Dual Index Mortgages are products of Latin American countries. They are especially popular in places like Mexico that have experienced significant inflation levels historically. These kinds of mortgages permit borrowers to buy houses even when a substantial amount of inflation risk exists. They are not and have never been offered in the United States, though they have been compared to ARM Adjustable Rate Mortgages.
Dual Index Mortgages do show some similarities to the American Adjustable Rate Mortgages. Such ARMs have always been in demand in places in the U.S. that are more expensive to buy houses. As with these types of loans, the dual index ones provide the borrower with lower early monthly payments that will cause negative amortization to occur. This means that the loan balances will rise for many months before they gradually begin to decline.
With Dual Index Mortgages, the rate that the lender earns is indexed. This means that the rate becomes adjusted at periodically set time intervals. The banks are able to adjust the rate on the loan according to the market rate changes.
The borrowers suffer from other aspects of the Dual Index Mortgages. On the positive side, the first payments are designed to be affordable for the borrowers to be able to make. The payments and the interest rates are not the same with these loans. This is where they are significantly different from American ARMs. The payment could be figured at 5% for example while the interest rate due to the lender is 25% or even higher. The substantial difference between these two rates becomes an add on to the loan balance in the form of negative amortization. This means that it may be a great number of years before the balance on this kind of loan starts to go down.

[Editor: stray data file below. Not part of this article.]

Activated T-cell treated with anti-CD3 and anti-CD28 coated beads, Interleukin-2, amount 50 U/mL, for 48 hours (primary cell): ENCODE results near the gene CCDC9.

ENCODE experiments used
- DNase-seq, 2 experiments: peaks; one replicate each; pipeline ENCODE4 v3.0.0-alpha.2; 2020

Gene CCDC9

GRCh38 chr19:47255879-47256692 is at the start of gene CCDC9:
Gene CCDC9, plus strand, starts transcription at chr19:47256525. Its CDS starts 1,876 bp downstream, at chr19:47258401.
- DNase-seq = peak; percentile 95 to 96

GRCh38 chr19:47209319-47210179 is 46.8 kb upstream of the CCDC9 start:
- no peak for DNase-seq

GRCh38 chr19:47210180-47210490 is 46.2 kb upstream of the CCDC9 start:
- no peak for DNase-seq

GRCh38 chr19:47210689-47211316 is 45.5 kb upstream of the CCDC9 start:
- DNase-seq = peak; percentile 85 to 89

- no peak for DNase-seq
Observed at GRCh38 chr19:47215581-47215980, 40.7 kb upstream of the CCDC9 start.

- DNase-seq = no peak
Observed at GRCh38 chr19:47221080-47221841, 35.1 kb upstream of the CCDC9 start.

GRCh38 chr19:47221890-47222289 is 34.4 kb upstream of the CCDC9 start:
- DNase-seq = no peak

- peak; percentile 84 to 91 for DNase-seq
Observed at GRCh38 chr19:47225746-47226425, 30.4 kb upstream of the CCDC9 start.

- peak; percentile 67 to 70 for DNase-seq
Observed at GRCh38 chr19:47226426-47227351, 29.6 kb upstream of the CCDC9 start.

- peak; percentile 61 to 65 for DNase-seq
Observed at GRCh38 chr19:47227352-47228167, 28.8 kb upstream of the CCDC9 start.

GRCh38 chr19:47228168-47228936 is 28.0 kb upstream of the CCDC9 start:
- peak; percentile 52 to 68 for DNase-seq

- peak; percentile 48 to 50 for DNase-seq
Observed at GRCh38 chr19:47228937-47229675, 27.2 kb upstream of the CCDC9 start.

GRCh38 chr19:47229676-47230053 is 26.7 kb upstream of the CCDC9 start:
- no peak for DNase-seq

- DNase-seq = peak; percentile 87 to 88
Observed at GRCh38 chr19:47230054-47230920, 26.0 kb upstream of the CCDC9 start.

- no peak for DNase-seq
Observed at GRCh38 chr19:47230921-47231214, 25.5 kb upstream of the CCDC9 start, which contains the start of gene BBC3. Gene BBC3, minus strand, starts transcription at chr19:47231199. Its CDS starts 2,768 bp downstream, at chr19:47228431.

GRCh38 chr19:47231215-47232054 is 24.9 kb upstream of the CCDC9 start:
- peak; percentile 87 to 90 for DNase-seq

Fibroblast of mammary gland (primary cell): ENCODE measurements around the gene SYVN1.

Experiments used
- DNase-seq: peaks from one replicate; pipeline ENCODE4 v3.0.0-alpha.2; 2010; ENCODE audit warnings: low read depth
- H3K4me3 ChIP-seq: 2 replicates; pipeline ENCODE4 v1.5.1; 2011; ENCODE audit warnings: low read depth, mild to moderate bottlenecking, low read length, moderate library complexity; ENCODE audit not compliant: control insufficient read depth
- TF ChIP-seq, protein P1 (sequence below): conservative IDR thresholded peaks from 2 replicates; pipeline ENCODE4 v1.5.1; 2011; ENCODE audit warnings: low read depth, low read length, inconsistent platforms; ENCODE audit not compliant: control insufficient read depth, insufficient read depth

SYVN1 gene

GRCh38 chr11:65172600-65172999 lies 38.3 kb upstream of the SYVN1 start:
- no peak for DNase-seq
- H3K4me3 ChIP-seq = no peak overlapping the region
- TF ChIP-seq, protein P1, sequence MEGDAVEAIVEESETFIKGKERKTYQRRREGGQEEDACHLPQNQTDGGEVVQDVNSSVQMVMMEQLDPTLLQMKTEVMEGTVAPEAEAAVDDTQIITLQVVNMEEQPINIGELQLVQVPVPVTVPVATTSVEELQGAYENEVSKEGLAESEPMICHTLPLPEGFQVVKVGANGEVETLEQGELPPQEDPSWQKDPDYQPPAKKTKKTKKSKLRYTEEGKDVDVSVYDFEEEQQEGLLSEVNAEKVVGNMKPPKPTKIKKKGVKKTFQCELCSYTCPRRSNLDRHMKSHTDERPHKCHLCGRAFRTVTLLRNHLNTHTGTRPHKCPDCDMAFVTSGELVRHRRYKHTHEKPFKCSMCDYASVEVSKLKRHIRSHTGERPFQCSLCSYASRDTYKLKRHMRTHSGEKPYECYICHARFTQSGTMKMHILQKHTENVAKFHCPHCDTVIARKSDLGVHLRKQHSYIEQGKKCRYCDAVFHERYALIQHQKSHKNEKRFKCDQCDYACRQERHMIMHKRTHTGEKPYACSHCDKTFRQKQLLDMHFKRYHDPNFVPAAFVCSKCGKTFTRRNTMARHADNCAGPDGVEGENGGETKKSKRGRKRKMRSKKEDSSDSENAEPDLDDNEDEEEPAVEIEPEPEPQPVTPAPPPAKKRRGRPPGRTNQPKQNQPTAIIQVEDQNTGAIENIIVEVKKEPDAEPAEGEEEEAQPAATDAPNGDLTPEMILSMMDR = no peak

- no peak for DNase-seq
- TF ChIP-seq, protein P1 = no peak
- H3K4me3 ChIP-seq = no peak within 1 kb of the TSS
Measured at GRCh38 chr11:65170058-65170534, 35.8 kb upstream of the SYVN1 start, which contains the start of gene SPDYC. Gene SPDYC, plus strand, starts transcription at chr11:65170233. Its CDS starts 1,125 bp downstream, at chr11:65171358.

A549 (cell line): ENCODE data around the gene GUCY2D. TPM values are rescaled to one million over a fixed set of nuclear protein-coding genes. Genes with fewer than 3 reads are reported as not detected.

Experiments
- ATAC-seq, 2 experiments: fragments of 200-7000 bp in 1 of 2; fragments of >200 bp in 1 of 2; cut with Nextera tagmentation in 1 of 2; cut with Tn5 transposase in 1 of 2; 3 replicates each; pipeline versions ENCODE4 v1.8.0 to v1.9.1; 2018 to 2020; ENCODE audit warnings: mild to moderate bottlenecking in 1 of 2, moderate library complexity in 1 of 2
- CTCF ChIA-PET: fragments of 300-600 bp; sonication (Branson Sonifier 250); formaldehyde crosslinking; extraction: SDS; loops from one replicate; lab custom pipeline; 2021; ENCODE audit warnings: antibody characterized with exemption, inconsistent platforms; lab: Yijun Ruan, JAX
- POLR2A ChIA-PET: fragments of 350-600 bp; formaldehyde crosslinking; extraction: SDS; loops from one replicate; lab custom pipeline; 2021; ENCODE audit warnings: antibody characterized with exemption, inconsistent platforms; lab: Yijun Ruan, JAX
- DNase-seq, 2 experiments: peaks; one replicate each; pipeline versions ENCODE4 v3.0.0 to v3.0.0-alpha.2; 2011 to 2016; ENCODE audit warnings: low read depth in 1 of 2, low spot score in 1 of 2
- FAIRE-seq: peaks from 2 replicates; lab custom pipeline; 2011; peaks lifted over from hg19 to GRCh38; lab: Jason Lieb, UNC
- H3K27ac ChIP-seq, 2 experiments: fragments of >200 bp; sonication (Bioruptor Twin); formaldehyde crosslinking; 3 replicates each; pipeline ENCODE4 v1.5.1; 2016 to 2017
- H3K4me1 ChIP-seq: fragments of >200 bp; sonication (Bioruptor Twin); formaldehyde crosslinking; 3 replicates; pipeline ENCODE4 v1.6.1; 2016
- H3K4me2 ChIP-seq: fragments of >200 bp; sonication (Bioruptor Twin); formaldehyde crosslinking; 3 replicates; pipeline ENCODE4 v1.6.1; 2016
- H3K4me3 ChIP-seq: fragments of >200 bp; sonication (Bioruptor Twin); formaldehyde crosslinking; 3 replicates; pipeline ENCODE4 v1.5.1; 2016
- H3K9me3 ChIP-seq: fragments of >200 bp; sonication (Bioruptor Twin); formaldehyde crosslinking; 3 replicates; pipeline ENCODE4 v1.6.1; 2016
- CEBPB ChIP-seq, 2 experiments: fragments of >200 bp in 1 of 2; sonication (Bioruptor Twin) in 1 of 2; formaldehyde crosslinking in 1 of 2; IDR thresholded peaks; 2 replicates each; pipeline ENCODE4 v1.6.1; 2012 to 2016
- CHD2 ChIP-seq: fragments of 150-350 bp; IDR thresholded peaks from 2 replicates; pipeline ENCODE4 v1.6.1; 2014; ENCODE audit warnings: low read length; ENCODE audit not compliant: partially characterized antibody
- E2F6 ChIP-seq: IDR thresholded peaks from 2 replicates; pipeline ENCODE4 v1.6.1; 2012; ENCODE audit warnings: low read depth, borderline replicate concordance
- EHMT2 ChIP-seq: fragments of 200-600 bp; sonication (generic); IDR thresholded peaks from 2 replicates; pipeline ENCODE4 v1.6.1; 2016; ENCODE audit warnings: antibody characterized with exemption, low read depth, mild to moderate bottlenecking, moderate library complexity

The actual payment amount is determined based on a salaries and wages index. This amount will change each month. The reason the Dual Index Mortgages are dual is because the payments adjust with the income index at the same time as the interest rate adjust to the interest rate index. The hope with these mortgages is that the payment made by the borrower will one day reach the level where it more than covers the interest rate so that the loan balance can decline finally.
The problem with this is that salaries and wages may not match inflation increases in Mexico and other Latin American countries. This would cause the borrower payments to not increase quickly enough for the loan principal to be paid down. In this case, there are remaining unpaid principal balances at the end of the loan terms. Some lenders in Mexico have been willing to underwrite Dual Index Mortgages where they take on this significant risk. The majority of them receive insurance from the government of Mexico. If there are unpaid remaining balances, the government will absorb the losses.
Besides these Dual Index Mortgages, Mexico has also experimented with some other kinds of home loans. One of these is known as the PLAM, or Price Level Adjusted Mortgage. These are less common than the dual index types.